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Developing Bitcoin Algorithmic Trading Strategies

Traders Magazine Online News, July 31, 2018

Ilya Nevolin

Developing algorithmic trading models and strategies is no simple task. To make matters worse the current state of crypto is highly volatile and rapidly changing. The market has become war zone due to regulations from the SEC and various governments targeting crypto exchanges. Despite all of the negative news, many traders are making it big in day-trading crypto assets.

In a previous post I wrote about our progress in making short-term predictions. In this post I take it to a next level. I will illustrate our efforts of how we are incorporating the predictions into a successful trading strategy.

Manual modelling

Developing an algorithmic model/strategy usually starts by looking at the raw data but more importantly analysing several indicators such as SMA, MACD, EMA and RSI. The whole point of the process is trying to find some patterns that are pretty obvious to the human eye, but also that these patterns are reoccurring throughout history and hopefully will continue to do so in the future.

In theory

Most strategies are based around making a profit, so people look for ways to detect a valley so they can trigger a “buy” signal, and then let the system wait until there’s a peak to trigger a “sell” signal. This is risky business, since there are no guarantees, i.e.: a system cannot accurately tell (given historical events) whether that market price is at a valley or not?—?it can only make a calculated guess. And that’s the whole point, we try to make a calculated guess, that is the plausibility of being at a valley/peak and triggering a trading signal (either buy or sell).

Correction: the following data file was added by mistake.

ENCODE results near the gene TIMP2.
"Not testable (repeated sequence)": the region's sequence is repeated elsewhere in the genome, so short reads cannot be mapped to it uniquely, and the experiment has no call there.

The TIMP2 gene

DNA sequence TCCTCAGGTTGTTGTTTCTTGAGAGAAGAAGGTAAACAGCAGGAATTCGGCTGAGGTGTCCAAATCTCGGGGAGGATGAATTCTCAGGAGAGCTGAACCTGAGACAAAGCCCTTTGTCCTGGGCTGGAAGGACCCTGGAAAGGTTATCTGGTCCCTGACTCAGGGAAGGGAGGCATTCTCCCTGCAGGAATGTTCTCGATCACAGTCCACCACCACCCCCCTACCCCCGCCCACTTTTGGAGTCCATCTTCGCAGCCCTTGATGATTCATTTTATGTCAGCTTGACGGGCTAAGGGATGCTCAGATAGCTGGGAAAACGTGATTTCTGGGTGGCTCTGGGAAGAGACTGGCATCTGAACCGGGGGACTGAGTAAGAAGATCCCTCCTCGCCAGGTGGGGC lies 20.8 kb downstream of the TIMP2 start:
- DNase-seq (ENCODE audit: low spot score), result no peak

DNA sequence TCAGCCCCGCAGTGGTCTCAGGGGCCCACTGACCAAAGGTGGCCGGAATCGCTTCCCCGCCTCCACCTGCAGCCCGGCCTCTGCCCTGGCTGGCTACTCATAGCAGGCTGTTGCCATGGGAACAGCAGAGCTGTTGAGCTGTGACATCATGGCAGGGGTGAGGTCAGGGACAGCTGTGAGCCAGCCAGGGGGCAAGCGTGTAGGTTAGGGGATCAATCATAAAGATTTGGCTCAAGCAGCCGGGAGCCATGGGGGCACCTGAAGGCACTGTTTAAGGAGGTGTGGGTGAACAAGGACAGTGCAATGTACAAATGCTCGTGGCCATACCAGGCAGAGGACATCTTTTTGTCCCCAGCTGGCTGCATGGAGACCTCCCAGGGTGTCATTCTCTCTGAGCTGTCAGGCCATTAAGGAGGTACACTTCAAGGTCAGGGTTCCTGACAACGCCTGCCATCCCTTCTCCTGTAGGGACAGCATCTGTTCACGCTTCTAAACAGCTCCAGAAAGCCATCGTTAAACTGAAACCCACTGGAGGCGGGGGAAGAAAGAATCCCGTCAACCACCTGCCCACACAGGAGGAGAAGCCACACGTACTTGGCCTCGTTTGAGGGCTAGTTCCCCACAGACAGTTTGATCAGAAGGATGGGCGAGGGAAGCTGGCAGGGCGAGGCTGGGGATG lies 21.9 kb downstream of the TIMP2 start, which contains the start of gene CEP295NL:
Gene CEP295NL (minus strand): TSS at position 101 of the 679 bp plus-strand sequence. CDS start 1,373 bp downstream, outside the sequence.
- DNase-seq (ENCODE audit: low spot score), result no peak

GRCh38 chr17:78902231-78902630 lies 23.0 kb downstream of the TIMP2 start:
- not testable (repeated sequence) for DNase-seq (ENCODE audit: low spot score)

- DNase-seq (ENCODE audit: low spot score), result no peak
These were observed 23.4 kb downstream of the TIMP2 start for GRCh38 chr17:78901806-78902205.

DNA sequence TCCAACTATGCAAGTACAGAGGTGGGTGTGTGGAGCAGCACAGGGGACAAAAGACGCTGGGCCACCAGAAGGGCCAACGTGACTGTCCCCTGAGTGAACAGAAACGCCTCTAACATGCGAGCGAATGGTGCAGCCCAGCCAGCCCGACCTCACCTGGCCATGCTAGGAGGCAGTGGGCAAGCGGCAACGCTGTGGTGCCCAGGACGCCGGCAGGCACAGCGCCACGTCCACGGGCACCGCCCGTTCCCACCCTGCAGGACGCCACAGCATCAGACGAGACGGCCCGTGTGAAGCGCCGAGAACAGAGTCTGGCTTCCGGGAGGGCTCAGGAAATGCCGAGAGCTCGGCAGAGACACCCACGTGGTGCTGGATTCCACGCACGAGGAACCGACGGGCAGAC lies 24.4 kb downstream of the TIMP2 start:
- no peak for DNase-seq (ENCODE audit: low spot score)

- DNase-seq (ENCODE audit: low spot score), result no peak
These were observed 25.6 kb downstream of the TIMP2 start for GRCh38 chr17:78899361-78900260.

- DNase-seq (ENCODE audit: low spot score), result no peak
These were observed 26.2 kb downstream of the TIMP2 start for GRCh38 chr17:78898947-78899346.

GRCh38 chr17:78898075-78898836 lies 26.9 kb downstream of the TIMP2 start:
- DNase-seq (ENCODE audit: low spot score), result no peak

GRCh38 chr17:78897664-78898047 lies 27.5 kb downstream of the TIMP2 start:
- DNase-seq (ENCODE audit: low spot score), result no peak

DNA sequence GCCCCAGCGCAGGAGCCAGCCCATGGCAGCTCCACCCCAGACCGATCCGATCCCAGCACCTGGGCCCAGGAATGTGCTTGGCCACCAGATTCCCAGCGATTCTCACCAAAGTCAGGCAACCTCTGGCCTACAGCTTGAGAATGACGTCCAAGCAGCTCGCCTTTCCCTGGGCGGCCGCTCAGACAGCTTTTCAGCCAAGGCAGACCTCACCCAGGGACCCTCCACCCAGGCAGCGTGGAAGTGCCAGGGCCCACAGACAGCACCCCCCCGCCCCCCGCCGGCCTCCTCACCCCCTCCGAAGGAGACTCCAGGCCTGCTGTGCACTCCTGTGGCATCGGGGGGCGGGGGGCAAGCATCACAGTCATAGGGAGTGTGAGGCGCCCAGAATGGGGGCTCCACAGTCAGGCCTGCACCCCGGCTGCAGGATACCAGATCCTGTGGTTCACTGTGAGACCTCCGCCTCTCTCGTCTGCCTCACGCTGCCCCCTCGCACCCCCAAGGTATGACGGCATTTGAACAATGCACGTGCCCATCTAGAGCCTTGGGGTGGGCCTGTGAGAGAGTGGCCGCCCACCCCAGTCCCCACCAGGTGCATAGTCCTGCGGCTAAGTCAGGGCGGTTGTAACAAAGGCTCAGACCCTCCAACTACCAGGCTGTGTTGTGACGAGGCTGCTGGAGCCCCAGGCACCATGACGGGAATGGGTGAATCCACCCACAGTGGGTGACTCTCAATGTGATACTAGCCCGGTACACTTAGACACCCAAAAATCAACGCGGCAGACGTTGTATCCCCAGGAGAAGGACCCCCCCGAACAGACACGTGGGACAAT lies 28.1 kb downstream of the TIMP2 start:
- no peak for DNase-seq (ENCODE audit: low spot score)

In reality

The reality is much more tricky than the theory. A system may indicate it’s at a valley, but a few minutes later the price drops even lower.

If you have ever written code for large software projects then you know that error/failure rate grows in proportion to every new line of code added. This means that the more code you write, the more mistakes/bugs/errors you induce?—?humans are not perfect, neither are programmers no matter how brilliant. When we write code we usually have a clear goal in mind, thus we know what the output should be given some clearly defined input. But try doing that with input date of (crypto-) assets (e.g. Bitcoin), you’ll quickly realize that it’s not a trivial thing to do. The input is never the same, and we cannot simply rely on a bunch of “if this?—?do that” code. However, that’s the only language a computer understands, it’s our most reliable tool for the job.

To make our job easier we have to introduce math and statistics to aid us. This is done by creating indicators, as mentioned earlier, such as SMA and MACD. An indicator is a function that takes raw data, transforms it and spits something new out. Indicators make our lives easier in analyzing the raw market data, they allow us to detect/see patterns that we wouldn’t otherwise see. If you know a tad about trading then you’ll know how useful the MACD, long & short SMA plots are.

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